Washington, DC — The top environmental official for the Commonwealth of Virginia is threatening retaliation if the U.S. Army Corps of Engineers refuses to cede authority over wetlands protection to the state, according to letters released today by Public Employees for Environmental Responsibility (PEER). This nasty jurisdictional battle will determine the toll that development will take on streams, marshes and, ultimately, the Chesapeake Bay.
In a March 19, 2007 letter, L. Preston Bryant, a developer consultant and former legislator now serving as the Virginia Secretary of Natural Resources, demands that the Army Corps Norfolk District commander, Colonel Dionysius Anninos, honor a prior verbal agreement that the Corps grant the state a sizable amount of its permitting authority over developments with impacts on streams and wetlands. Otherwise, Bryant threatens, the state will withhold cooperation on future water planning and environmental projects worth millions of dollars. In addition, Bryant demands that Col. Anninos disregard any objections in public comments filed by individuals and that the Colonel “root…out” any Corps employees who may dissent.
At immediate issue for the Corps is whether to award Virginia “expanded” wetlands permit authority. That decision is slated to be announced in early June. Based upon Bryant’s letter, PEER today filed a complaint with the Inspector General of the Department of Defense, the Corps’ parent agency, alleging improper political interference and violations of federal regulations, including:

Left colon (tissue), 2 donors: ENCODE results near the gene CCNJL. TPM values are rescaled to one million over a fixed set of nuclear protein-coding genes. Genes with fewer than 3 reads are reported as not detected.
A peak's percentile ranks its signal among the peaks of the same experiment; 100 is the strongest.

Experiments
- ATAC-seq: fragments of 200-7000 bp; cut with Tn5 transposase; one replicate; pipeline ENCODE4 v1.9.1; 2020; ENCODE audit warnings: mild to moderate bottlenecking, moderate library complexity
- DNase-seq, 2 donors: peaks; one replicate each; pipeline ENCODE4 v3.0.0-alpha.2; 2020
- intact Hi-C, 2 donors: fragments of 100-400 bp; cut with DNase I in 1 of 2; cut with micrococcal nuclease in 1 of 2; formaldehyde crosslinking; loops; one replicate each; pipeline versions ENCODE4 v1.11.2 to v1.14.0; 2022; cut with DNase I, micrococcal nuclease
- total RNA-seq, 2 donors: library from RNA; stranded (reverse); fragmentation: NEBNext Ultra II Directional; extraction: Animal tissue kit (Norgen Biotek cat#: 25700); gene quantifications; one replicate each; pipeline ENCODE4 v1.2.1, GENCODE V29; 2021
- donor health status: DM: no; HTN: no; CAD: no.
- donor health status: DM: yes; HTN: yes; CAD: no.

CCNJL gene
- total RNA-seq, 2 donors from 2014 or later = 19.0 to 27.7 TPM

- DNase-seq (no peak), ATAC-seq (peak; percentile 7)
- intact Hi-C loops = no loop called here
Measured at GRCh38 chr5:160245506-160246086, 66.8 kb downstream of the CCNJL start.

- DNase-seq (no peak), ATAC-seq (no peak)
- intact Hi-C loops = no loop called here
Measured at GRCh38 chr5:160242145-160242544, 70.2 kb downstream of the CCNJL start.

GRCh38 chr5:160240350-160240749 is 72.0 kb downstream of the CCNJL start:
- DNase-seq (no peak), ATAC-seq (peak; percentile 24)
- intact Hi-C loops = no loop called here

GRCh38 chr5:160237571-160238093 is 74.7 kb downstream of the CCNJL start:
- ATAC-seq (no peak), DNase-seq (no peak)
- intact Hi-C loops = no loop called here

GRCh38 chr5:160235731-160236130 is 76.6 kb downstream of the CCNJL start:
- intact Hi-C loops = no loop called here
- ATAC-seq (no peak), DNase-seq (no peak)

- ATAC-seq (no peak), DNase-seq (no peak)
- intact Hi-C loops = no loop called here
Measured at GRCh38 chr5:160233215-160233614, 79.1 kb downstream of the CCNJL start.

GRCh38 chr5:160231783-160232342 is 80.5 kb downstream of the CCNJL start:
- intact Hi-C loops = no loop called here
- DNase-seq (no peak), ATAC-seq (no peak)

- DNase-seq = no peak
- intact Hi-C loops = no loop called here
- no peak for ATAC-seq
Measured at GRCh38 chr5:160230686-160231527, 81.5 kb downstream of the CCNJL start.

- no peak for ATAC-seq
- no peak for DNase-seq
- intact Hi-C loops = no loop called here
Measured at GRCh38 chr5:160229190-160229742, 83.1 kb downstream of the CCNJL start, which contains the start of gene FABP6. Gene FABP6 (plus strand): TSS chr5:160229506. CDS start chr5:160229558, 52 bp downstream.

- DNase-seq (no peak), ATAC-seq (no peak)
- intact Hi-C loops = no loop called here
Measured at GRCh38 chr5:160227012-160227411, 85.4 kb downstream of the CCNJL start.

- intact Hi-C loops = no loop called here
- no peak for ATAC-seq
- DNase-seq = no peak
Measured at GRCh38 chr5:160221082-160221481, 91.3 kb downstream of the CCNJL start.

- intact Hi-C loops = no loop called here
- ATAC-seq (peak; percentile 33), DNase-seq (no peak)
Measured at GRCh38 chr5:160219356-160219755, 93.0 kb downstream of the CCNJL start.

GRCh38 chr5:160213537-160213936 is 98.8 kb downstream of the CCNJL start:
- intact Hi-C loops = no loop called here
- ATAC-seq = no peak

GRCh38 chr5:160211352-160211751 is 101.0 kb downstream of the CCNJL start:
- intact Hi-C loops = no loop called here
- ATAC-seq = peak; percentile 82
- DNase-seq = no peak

- An illegal pre-decision made during-closed door meetings with top officials to award the expanded authority to Virginia prior to consideration of public comments on the matter;
- Improperly attempting to influence an official regulatory decision by threatening to withhold millions of dollars in state partnership funds. In addition, John Paul Woodley, a former Virginia Natural Resources Secretary who is now the Assistant Secretary of the Army overseeing the Corps, participated in meetings to cement the turnover and was invoked by Bryant as the enforcer if Col. Anninos changed his mind; and
- Suppression of public comments. Bryant urged and Col. Anninos then agreed to inappropriately disregard all public comments, including those from Corps staff in their personal capacity.
“This turf fight really is about whether the waters of Virginia will be at the mercy of the development interests allied with Mr. Bryant and Mr. Woodley, who apparently is angling to return to Virginia in another official position,” stated PEER Board Member Magi Shapiro, a retired career Corps project engineer and wetland scientist. “Secretary Bryant would not need to resort to threats unless he could not make his case on the merits.”
Public comments point out that the Virginia Department of Environmental Quality (DEQ), the agency that would assume wetland oversight, lacks the ability to ensure compliance with permits or enforce violations, in part because its staff lack state vehicles and cannot monitor sites. Moreover, DEQ’s thin staff lacks necessary training and suffers a high turnover rate due to job dissatisfaction.
“The only legitimate issue is who is better equipped to protect Virginia’s wetlands but that question appears to be, at best, an afterthought,” Shapiro added. “It is clear that DEQ is not prepared to assume responsibility for water quality in fact or in spirit. While other states have the authority Virginia seeks, those states have laws and programs demonstrated to be equivalent to that of the Corps – Virginia, unfortunately, does not.”